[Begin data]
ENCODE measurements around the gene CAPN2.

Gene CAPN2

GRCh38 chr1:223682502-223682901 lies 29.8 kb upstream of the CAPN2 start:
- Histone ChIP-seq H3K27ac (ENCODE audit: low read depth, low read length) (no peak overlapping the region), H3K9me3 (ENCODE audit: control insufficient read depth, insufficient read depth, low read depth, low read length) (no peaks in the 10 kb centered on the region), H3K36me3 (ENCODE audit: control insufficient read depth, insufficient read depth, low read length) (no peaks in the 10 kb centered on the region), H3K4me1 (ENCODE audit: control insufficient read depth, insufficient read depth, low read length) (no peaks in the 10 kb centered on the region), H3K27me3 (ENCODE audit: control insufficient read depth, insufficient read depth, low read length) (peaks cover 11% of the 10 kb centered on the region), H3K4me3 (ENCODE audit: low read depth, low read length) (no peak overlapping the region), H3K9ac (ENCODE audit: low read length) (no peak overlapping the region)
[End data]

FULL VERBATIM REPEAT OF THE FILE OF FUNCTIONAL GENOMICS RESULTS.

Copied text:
ENCODE measurements around the gene CAPN2.

Gene CAPN2

GRCh38 chr1:223682502-223682901 lies 29.8 kb upstream of the CAPN2 start:
- Histone ChIP-seq H3K27ac (ENCODE audit: low read depth, low read length) (no peak overlapping the region), H3K9me3 (ENCODE audit: control insufficient read depth, insufficient read depth, low read depth, low read length) (no peaks in the 10 kb centered on the region), H3K36me3 (ENCODE audit: control insufficient read depth, insufficient read depth, low read length) (no peaks in the 10 kb centered on the region), H3K4me1 (ENCODE audit: control insufficient read depth, insufficient read depth, low read length) (no peaks in the 10 kb centered on the region), H3K27me3 (ENCODE audit: control insufficient read depth, insufficient read depth, low read length) (peaks cover 11% of the 10 kb centered on the region), H3K4me3 (ENCODE audit: low read depth, low read length) (no peak overlapping the region), H3K9ac (ENCODE audit: low read length) (no peak overlapping the region)